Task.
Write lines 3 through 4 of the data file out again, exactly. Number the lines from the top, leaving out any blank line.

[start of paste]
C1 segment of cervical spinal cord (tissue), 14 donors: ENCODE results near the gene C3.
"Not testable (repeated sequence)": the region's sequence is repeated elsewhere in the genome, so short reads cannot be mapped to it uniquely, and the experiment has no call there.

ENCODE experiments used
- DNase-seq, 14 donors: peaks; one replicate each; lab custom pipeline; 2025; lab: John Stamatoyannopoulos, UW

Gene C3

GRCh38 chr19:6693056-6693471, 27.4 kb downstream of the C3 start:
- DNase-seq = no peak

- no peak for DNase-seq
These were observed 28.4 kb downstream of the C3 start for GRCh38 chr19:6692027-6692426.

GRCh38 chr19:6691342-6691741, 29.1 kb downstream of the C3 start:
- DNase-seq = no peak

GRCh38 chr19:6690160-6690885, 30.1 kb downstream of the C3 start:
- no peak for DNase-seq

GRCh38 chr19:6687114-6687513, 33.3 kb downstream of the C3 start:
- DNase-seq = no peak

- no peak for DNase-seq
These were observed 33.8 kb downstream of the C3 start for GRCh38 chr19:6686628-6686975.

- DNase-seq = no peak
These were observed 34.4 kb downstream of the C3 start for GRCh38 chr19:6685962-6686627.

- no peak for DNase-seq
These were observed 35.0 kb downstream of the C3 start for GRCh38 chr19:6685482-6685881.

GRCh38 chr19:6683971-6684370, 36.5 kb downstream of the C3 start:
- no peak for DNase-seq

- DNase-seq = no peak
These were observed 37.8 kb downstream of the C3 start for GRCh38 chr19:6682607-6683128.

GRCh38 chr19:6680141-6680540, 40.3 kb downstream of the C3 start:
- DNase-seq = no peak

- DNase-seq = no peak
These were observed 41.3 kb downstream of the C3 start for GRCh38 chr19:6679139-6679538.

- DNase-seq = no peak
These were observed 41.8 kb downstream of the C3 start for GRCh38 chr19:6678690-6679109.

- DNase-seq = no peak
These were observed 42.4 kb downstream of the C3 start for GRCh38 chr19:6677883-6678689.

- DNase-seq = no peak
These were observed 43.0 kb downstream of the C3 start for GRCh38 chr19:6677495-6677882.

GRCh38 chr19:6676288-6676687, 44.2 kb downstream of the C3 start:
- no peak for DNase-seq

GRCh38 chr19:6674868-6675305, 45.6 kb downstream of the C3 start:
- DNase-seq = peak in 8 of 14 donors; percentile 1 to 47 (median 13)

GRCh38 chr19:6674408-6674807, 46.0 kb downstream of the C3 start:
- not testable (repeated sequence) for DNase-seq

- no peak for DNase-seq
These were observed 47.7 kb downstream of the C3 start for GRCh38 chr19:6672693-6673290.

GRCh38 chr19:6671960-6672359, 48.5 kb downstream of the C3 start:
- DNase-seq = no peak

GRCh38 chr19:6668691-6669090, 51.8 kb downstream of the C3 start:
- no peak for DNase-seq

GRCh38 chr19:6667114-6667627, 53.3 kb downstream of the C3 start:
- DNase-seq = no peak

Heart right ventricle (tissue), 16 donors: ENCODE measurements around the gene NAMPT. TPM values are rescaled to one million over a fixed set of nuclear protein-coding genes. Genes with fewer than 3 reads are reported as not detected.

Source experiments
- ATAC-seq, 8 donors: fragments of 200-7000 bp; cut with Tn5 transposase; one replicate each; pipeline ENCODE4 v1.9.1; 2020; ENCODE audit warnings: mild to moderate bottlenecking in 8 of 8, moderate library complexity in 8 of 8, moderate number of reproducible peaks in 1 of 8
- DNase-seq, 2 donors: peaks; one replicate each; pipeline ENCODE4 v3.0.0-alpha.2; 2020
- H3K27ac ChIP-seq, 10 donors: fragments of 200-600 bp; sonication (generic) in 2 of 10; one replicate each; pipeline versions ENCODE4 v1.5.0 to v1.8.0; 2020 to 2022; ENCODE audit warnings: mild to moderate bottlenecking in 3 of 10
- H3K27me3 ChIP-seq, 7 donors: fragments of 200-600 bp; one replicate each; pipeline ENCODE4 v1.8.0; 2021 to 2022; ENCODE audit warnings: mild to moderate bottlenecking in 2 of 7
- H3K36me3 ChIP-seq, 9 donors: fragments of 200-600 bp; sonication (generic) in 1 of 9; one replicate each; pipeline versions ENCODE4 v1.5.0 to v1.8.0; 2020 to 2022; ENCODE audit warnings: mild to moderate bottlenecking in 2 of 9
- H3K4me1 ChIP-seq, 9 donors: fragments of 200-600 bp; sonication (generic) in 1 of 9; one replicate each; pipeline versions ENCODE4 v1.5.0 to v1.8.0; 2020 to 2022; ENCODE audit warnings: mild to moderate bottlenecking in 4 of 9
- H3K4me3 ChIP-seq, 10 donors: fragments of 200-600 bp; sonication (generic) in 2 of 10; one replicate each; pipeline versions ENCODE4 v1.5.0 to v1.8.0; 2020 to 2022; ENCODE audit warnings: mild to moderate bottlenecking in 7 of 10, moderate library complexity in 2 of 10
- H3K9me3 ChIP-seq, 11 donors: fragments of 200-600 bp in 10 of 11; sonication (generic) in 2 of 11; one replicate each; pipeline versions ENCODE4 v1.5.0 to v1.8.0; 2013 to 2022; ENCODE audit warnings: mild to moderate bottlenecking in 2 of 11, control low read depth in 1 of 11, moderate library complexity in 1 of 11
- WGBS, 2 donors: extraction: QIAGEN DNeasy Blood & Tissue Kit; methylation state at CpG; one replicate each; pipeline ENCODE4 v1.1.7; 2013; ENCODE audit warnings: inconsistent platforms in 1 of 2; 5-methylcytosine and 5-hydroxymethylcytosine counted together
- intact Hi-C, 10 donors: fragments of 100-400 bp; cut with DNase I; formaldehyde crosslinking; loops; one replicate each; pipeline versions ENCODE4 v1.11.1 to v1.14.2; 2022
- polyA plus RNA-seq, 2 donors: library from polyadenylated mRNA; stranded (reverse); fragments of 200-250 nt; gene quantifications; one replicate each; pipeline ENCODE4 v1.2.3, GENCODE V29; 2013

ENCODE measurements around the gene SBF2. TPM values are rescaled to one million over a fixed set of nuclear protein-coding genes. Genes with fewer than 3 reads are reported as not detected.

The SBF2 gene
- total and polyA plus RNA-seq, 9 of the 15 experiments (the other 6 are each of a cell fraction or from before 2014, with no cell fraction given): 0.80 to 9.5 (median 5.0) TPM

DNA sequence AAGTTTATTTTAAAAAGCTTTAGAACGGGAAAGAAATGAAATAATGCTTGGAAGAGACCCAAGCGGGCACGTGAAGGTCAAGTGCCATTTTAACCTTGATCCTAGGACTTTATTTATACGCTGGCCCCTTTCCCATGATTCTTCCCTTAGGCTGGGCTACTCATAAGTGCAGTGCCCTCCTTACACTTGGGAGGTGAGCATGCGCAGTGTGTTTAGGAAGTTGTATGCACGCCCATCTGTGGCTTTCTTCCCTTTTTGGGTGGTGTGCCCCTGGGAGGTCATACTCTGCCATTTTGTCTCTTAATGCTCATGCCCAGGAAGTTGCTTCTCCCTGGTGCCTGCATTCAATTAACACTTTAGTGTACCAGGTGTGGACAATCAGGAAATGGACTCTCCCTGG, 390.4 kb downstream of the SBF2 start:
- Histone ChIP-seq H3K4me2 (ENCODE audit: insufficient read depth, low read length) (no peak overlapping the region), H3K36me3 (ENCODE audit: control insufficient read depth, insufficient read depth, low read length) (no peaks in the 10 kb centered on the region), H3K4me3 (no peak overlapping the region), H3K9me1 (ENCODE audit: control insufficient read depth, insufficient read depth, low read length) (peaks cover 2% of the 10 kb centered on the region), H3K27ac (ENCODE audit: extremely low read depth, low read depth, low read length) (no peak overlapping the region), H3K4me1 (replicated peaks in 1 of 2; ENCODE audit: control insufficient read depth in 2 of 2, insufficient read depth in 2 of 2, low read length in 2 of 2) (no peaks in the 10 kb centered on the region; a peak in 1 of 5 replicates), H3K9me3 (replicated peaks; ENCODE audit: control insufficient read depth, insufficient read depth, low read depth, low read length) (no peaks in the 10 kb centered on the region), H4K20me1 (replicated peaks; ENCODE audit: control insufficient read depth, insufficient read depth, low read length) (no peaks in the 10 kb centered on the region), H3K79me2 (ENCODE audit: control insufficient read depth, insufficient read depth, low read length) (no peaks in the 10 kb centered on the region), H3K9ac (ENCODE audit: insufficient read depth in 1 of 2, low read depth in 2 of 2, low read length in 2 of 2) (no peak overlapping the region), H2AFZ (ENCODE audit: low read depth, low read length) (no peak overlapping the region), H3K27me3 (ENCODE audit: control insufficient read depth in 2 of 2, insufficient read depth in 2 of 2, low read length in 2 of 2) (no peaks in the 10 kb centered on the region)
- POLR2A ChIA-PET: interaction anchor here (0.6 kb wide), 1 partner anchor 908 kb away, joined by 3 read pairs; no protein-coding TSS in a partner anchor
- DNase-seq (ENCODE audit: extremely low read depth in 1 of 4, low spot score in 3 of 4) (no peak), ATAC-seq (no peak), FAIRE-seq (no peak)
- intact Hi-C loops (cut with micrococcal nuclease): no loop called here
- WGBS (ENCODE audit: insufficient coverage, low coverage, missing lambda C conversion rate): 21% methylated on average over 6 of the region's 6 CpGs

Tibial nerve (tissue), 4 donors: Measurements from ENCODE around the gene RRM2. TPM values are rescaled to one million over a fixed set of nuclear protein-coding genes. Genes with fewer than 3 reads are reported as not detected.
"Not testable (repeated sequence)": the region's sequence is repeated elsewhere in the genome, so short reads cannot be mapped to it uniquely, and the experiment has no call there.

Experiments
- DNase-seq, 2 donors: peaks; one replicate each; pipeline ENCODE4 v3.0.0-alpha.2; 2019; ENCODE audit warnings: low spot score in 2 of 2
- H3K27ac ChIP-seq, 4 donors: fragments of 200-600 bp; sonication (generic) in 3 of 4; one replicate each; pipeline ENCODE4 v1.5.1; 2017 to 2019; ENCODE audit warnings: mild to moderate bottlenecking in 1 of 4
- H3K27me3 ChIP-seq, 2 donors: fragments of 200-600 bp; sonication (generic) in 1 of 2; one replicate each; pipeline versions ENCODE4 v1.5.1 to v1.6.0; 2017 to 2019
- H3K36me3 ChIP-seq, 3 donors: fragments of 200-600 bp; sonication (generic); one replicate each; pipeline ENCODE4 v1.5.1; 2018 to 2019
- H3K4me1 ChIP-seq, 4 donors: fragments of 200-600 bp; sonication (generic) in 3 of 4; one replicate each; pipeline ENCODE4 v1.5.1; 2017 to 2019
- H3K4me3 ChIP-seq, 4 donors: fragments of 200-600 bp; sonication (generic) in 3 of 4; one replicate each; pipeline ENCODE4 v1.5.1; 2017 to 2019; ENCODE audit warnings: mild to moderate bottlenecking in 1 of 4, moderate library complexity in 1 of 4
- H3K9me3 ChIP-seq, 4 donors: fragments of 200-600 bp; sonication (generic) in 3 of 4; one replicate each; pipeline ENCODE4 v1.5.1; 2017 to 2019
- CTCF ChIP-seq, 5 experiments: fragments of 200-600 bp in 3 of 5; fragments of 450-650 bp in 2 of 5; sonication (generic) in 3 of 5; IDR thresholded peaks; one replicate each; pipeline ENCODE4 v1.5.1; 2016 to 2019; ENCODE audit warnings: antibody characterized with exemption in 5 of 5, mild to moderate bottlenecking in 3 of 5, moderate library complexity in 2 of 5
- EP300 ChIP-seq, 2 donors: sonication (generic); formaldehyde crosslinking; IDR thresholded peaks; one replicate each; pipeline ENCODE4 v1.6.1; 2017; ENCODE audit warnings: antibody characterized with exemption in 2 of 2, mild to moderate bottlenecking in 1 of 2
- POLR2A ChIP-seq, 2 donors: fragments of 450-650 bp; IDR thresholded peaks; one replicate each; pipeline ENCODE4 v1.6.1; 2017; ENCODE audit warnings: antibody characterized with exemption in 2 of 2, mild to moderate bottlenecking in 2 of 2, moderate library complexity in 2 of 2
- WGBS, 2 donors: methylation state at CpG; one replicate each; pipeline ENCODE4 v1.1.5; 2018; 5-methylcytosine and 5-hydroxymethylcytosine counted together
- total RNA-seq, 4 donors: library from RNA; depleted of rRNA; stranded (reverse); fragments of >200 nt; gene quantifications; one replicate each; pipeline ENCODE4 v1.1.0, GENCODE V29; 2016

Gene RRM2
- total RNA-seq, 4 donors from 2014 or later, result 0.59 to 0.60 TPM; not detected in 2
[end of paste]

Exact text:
ENCODE experiments used
- DNase-seq, 14 donors: peaks; one replicate each; lab custom pipeline; 2025; lab: John Stamatoyannopoulos, UW